On Thu, 02 Nov 2000 17:44:08 GMT, Ross J. Micheals <firstname.lastname@example.org> wrote:
> Is there a statistical definition of "representative sampling?"
No. It is more broadly *logical* than statistical. My notion right this minute is, it is most clearly defined by its negation. That is, if you avoid the traps of all potential non-representative-ness, then you may have representative samples.
Someone just has to find a single way that your system really messes up, and that could show that your samples are not representative, no matter how many other tests your selection system may have passed.
> That is, > is there a way to show that a sampling strategy will yield (within some > tolerance) a sample that is "representative" of the population?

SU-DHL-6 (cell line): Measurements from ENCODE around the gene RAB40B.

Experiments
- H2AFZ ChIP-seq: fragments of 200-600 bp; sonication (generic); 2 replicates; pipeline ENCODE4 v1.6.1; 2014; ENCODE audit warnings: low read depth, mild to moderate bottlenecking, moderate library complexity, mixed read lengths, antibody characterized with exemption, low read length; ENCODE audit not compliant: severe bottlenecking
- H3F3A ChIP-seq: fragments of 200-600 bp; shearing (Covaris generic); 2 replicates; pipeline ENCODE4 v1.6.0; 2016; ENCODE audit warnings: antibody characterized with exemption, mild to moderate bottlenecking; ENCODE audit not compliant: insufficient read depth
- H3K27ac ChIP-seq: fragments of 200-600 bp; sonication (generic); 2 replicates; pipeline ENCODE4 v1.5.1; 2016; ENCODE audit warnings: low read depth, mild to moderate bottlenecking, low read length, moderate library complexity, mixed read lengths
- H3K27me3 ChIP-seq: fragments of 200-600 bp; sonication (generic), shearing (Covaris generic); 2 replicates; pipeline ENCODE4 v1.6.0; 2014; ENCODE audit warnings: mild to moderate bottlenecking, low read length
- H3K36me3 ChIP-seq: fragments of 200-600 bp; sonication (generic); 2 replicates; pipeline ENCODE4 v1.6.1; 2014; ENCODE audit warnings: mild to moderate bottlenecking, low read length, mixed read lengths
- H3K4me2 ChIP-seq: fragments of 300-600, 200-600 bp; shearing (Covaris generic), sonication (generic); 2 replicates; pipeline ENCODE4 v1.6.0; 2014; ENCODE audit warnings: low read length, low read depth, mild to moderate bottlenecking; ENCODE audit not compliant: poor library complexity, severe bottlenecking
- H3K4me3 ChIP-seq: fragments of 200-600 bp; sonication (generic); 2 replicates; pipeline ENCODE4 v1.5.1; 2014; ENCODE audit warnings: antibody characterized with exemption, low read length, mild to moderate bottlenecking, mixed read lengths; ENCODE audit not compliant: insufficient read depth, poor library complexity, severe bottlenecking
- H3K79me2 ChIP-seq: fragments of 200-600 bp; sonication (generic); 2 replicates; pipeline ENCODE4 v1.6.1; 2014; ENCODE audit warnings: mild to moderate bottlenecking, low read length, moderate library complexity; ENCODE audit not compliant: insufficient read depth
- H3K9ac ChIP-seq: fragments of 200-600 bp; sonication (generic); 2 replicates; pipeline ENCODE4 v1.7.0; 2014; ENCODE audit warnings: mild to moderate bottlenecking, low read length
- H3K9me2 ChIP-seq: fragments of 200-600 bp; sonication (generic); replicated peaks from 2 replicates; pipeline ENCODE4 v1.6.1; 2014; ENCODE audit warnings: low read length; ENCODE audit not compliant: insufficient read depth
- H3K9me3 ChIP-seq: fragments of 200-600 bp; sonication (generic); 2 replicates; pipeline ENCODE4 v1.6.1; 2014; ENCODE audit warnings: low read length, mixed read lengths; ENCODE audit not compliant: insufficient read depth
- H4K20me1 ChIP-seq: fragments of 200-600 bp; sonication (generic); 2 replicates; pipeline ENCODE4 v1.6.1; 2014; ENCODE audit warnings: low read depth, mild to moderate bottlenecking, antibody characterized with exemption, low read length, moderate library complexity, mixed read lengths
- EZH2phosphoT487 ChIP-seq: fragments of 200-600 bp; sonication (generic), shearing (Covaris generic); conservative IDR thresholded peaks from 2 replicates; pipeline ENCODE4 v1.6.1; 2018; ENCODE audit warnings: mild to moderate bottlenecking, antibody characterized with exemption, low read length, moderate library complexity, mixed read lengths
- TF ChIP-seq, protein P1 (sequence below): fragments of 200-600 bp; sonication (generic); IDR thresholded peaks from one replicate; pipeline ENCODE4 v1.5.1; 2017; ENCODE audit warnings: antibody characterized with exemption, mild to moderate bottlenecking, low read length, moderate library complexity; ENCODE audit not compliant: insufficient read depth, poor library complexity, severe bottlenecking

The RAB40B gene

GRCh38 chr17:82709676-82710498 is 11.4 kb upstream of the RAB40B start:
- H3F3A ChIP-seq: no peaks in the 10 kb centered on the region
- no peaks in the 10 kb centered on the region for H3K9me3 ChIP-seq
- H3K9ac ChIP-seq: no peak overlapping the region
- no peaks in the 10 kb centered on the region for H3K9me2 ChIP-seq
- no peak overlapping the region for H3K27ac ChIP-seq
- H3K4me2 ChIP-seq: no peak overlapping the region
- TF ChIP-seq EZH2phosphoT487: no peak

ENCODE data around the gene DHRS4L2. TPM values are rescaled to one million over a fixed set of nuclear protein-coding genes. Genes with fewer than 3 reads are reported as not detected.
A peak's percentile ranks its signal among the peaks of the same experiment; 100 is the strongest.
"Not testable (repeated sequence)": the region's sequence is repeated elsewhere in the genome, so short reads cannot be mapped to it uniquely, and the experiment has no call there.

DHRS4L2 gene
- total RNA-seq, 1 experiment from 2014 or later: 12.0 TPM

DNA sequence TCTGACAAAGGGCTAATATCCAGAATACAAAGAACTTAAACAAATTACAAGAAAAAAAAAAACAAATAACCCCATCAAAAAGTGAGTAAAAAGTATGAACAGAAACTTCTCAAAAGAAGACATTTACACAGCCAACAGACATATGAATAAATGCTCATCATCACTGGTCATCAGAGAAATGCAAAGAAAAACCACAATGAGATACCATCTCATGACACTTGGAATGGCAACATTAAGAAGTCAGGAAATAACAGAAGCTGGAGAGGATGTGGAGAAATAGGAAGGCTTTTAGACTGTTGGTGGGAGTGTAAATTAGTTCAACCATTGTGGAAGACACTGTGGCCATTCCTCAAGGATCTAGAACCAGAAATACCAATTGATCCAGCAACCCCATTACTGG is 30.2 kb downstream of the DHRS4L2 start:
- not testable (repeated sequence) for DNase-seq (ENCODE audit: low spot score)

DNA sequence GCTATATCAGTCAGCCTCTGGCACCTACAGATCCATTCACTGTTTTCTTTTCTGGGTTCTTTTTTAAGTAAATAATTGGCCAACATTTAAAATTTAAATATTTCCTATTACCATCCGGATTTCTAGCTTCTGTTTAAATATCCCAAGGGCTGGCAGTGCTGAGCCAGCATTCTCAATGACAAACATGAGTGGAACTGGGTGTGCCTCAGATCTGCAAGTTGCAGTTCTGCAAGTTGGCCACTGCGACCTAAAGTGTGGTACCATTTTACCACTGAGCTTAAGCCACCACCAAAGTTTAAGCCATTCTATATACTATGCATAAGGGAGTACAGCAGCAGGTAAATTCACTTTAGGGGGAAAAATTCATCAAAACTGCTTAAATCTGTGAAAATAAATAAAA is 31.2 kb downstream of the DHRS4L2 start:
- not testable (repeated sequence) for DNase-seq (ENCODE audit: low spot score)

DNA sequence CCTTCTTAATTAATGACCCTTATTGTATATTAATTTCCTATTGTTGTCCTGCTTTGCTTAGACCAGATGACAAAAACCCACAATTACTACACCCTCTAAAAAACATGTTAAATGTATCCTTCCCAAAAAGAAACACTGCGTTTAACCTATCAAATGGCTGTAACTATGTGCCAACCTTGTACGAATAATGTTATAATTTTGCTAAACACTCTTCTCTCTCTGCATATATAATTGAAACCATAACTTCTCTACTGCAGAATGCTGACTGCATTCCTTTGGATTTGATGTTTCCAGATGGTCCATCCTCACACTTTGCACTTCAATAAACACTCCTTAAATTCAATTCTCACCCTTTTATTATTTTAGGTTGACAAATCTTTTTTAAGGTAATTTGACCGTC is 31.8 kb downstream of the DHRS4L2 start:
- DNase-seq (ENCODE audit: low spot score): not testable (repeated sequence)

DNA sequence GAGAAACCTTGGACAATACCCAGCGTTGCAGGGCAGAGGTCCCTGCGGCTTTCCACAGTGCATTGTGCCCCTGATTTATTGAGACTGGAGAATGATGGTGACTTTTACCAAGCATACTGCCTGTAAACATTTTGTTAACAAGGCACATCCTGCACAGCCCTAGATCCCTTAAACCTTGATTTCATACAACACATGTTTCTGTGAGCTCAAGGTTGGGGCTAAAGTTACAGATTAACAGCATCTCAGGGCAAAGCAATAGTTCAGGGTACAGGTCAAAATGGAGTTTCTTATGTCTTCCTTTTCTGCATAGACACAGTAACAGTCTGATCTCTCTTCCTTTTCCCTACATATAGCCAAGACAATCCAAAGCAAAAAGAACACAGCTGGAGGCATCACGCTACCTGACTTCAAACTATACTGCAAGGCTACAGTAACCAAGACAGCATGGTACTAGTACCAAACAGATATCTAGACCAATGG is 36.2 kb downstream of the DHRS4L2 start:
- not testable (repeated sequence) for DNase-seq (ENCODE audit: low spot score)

Sure, you should be able to draw prospective confidence limits for different schemes. Is that all you are asking?
Let me point to an obscure problem. When you are drawing a set of random samples, should you *insist* that extreme relationships of one sort and another be present, at least occasionally? And, is there a difference in the requirement if you are drawing ONE sample, as opposed to drawing a large sequence of samples?
- I have a computer program for doing Random Assignment to trials, which produces your 100 (or 500 or however many) IDs and Groups, to be used in consecutive order. A runs-test is included in the output.
I expect that if you produce a random assignment with your chosen 'seed number', you might be unhappy if one group got the assignment 8 times in a row; and the like. So, if the program is extreme according to the runs-test, you can try another seed and get another list. Then you use that one if you like it better.
- BUT you should see: A single selection will look 'representative.' A million selections done like this will be lacking, grossly, in Runs. Does that matter? - well, it might.